Temperature and embryonic development in polar marine invertebrates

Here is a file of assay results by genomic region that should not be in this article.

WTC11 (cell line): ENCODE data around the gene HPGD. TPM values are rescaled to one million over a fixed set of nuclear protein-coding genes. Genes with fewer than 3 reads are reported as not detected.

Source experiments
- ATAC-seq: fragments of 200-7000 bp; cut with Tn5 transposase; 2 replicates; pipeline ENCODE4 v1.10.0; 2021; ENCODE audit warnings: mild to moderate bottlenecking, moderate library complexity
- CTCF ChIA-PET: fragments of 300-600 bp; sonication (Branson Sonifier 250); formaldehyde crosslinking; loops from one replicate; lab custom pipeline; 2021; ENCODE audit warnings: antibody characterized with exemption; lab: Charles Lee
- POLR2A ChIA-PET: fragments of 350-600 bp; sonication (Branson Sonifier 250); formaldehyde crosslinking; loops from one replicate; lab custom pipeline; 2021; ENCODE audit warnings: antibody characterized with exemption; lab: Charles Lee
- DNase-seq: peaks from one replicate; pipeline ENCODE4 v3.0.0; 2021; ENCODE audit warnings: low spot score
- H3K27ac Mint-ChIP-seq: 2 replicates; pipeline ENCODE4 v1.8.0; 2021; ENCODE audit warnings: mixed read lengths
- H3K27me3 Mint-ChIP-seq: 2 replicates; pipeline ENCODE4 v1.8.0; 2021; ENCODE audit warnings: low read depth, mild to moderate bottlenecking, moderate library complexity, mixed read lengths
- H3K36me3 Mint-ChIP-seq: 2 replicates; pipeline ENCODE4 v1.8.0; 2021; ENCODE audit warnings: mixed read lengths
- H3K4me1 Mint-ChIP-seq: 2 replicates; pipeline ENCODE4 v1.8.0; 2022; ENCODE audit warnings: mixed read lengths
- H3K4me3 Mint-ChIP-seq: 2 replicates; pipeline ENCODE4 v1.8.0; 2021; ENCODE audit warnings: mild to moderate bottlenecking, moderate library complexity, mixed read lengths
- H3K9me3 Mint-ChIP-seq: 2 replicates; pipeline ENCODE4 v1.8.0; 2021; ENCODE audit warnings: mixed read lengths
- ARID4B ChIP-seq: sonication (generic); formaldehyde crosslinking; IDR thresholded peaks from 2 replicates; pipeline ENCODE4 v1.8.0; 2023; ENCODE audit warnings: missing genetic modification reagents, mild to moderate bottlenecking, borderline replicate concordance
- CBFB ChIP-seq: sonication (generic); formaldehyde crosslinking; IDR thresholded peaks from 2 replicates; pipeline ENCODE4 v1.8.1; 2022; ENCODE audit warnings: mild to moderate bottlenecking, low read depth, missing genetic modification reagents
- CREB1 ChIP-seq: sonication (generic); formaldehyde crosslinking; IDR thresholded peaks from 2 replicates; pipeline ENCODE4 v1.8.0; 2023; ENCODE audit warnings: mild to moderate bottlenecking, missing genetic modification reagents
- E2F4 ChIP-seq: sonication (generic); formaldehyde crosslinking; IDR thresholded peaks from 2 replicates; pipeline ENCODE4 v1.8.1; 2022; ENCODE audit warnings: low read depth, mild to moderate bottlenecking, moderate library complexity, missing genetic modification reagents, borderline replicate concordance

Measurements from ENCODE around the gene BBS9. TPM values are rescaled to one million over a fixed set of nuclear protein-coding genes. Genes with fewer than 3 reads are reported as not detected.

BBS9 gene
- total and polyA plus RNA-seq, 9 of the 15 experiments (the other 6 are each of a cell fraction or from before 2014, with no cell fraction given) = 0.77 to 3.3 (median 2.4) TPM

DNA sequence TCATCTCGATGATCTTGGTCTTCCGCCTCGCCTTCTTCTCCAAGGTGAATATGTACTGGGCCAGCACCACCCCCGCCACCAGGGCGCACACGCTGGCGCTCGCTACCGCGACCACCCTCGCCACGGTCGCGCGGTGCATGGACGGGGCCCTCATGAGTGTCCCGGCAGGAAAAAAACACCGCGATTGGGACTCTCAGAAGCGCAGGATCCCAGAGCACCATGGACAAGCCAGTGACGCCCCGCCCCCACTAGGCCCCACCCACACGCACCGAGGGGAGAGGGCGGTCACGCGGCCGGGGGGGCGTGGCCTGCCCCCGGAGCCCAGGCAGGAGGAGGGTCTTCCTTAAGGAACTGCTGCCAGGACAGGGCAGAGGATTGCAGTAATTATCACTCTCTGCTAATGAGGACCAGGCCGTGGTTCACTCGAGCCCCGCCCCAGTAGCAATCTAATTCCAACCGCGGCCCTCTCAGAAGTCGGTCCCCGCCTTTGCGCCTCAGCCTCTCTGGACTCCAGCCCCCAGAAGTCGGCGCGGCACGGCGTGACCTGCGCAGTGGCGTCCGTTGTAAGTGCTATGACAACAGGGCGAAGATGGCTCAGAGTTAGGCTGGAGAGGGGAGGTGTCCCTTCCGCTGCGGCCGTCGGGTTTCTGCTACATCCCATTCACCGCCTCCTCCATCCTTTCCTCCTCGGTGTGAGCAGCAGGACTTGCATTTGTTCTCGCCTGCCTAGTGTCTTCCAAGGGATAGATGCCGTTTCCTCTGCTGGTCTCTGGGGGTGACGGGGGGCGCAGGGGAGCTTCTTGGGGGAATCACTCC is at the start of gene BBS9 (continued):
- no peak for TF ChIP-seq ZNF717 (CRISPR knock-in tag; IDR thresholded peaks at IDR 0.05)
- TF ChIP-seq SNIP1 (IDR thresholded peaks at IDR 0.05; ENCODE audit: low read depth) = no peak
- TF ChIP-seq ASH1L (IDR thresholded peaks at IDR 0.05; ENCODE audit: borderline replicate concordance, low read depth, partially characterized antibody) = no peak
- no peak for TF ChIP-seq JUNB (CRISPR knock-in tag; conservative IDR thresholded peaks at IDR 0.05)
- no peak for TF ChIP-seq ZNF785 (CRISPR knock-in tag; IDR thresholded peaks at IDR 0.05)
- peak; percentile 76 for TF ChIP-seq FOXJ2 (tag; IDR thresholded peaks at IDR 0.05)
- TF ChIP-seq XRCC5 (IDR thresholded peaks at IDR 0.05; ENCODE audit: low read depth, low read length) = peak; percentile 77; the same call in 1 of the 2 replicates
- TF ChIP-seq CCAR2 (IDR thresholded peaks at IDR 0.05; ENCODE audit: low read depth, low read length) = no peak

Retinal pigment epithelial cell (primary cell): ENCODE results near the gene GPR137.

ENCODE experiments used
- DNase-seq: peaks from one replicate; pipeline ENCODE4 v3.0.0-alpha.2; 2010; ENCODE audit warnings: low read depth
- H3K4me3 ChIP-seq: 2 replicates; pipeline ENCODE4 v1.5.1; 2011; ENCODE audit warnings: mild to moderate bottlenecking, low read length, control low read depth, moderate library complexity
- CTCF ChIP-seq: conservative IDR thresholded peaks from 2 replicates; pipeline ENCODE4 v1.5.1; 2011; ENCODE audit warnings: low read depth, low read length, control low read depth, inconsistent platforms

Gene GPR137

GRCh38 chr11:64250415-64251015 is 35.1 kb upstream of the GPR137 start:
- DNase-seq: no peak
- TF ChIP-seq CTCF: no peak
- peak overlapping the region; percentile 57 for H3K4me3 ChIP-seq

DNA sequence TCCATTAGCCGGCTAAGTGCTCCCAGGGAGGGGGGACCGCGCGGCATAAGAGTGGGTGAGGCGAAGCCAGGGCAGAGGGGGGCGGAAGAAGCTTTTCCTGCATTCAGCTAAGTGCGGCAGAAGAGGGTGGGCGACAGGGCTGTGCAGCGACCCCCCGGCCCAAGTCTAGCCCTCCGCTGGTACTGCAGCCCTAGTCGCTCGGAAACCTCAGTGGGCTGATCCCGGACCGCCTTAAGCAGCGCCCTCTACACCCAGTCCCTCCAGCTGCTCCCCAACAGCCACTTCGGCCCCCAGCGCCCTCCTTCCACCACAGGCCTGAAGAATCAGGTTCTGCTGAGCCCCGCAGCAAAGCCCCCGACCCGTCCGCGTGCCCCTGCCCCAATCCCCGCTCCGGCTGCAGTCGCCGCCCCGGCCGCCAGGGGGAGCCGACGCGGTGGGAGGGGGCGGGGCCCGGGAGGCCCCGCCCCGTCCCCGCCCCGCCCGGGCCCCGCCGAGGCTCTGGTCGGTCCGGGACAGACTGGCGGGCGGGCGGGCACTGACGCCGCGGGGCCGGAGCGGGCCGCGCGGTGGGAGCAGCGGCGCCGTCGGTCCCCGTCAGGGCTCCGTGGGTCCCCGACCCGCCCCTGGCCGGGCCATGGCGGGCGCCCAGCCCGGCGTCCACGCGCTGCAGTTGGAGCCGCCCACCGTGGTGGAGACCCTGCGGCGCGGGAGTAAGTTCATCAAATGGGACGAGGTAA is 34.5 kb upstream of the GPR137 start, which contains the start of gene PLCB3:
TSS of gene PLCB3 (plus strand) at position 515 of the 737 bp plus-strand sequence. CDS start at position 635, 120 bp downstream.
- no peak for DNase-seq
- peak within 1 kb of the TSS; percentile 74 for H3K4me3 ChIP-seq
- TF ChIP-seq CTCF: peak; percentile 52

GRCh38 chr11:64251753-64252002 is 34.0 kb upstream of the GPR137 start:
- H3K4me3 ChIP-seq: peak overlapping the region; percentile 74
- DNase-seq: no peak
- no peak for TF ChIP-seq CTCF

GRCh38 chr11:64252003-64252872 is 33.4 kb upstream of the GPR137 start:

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Get accessAbstractThe life-history tactics of many Antarctic marine invertebrates suggest that the commonly observed slow rates of growth are adaptations to the pattern of food availability, and not due to low temperature per se. This implies that marine invertebrates have been able, over the course of evolutionary time, to compensate their rates of embryonic development for the effect of temperature. Data from north Atlantic copepods indicate that this is so. It is therefore suggested that the slow rates of embryonic development in many Antarctic marine invertebrates are the result of large egg size, and not the low temperature. Large, slowly developing eggs are part of a suite of tactics, often called K-strategies, which characterise many marine invertebrates in Antarctica.